This January could be declared the month of Britain in Ukraine.
Ever since pictures emerged on the internet showing the Royal Air Force’s transport aircraft at the Boryspil Airport outside Kyiv on Jan. 19, the United Kingdom’s popularity in Ukraine soared into the stratosphere.
For the cargo pallets on the runway contained NLAW advanced anti-tank weapons – the U.K. has delivered as many as 2,000 in a series of flights.
This was one of the biggest shipments of lethal weapons to Ukraine, delivered during a grim moment, when the country is tensely anticipating a possible all-out invasion by over 100,000 Russian troops surrounding it.
Facebook feeds in the country exploded with a short phrase in Ukrainian, Russian, and English: “God Save the Queen!”
At the peak of Ukrainians’ fascination with the U.K., British Prime Minister Boris Johnson is visiting Kyiv on Feb. 1 to meet with President Volodymyr Zelensky. The warm welcome he will get in Ukraine will be a stark contrast to Johnson’s problems at home, where he is facing the worst crisis of his career over reported lockdown violations.
Ukraine has every reason to be ecstatic about the aid sent by the U.K. The NLAW airlift is seen as a strong political move that may help prevent the worst or at least give the Ukrainian military a fighting chance against the invading power.
As Ukrainian officials and experts see it, the U.K. government made a swift step shedding the bureaucratic acrimony and sending Ukraine what it needs most.
These advanced, self-guided weapons will fill the gap in Ukraine’s arsenal of light, easy to use and highly mobile tank killers, along with the FGM-148 Javelin systems provided by the United States.
Both are expected to be very effective against Russian armor, especially in complicated terrain and the urban environment.
In other words, NLAWs can ensure something that the Ukrainian military call “the tankman’s worst nightmare” — the ability of infantry to lurk among ruins and kill the machinery without being even noticed.
“Since we fall short of strong air defense, in the event of a large attack, Russian land forces would surely go in,” Andriy Zagorodniuk, Ukraine’s defense minister in 2019-2020, said.
“And it would be our mission to meet them on the ground. Therefore, we would need such ‘fire-and-forget’ weaponry to make their rush into the country unsuccessful.”
Outnumbered and outgunned, the Ukrainian military is likely to shed its usual maneuver warfare tactics in such a conflict, Zagorodniuk believes. Russia is expected to enjoy full superiority in the air. Large and concentrated Ukrainian combat formations would be subject to devastating attacks from above.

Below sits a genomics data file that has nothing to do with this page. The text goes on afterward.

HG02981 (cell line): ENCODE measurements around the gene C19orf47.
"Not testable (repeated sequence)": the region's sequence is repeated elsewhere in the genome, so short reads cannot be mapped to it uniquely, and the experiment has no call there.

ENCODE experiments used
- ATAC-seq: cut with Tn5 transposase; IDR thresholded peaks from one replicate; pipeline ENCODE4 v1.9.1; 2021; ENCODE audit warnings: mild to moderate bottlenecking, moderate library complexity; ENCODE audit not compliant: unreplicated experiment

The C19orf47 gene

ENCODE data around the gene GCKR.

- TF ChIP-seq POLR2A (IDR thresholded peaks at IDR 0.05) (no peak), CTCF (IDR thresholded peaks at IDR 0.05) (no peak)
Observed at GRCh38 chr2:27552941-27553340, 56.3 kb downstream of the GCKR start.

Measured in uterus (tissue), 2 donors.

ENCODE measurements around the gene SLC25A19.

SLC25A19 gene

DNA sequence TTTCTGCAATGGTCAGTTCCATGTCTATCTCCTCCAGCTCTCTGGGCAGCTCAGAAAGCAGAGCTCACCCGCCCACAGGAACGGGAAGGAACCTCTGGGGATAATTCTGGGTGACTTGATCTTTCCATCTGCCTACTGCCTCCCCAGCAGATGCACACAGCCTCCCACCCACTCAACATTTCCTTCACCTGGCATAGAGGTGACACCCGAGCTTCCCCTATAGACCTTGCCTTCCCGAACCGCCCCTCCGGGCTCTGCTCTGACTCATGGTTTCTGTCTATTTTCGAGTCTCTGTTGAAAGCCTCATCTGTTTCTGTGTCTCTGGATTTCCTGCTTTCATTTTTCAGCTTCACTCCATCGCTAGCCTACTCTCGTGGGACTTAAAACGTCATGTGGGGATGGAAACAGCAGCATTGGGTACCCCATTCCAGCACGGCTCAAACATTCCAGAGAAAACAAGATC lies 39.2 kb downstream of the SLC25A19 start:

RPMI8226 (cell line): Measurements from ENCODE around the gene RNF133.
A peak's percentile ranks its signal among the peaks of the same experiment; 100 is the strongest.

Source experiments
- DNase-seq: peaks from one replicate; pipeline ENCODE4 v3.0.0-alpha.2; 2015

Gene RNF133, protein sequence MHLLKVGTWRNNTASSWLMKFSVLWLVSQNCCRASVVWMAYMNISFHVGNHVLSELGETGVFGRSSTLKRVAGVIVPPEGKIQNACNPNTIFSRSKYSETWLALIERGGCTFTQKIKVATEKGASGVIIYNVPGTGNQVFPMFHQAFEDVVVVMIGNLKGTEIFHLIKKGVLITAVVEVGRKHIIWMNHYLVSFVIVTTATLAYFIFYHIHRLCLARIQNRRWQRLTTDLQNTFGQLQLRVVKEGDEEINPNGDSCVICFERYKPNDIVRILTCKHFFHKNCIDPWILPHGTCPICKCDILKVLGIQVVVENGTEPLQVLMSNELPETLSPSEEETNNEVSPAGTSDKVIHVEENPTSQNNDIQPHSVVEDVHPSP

“It is very likely that our leadership would opt to switch to small group tactics,” says Zagorodniuk.
“So light, mobile systems like the NLAWs would help us prevail. Small units would attack Russians from all directions. The enemy would find it very hard to understand where another strike should be expected from.”
“Enemy surveillance, including satellites, might spot a brigade, or a battalion, on the march,” he adds.
“But when it comes to a couple of trucks that might also be civilian, the enemy can hardly tell. And airstrikes would be far less effective as the Russians won’t be able to see where Ukrainian squads are. This can help us.”
Just days after the NLAWs’ delivery, the Ukrainian military, guided by British instructors started mastering the weapons.
The armed forces carried out the first field day at the Yavoriv training range as early as Jan. 28, successfully destroying several old defunct vehicles and self-propelled guns.
According to the military, the British have already trained 40 new Ukrainian NLAW instructors and 20 more are expected to join them soon. In general, the UK’s Operation ORBITAL in Ukraine has provided training to nearly 22,000 troops since 2015.
But the tank killers were just one gift. The U.K. continued making headlines for its massive contribution to the resurrection of Ukraine’s navy, nearly 80% of which was lost in Russia’s annexation of Crimea in 2014.
The Ukrainian parliament on Jan. 27 ratified an agreement with the U.K. on getting a 10-year £1.7-billion loan to procure warships and create infrastructure for new naval bases in the Azov and the Black seas. This was also one of the biggest deals of its kind that Ukraine has signed since Russia’s war began.
Under the agreement, the U.K. would provide Ukraine with two of the Royal Navy’s Sandown-class minehunters, HMS Blyth and HMS Ramsey, as well as manufacture eight new, fully equipped missile boats and a frigate.
Ukraine’s navy expects to get the first minehunter as soon as 2022. It will get a new flag and begin service immediately.
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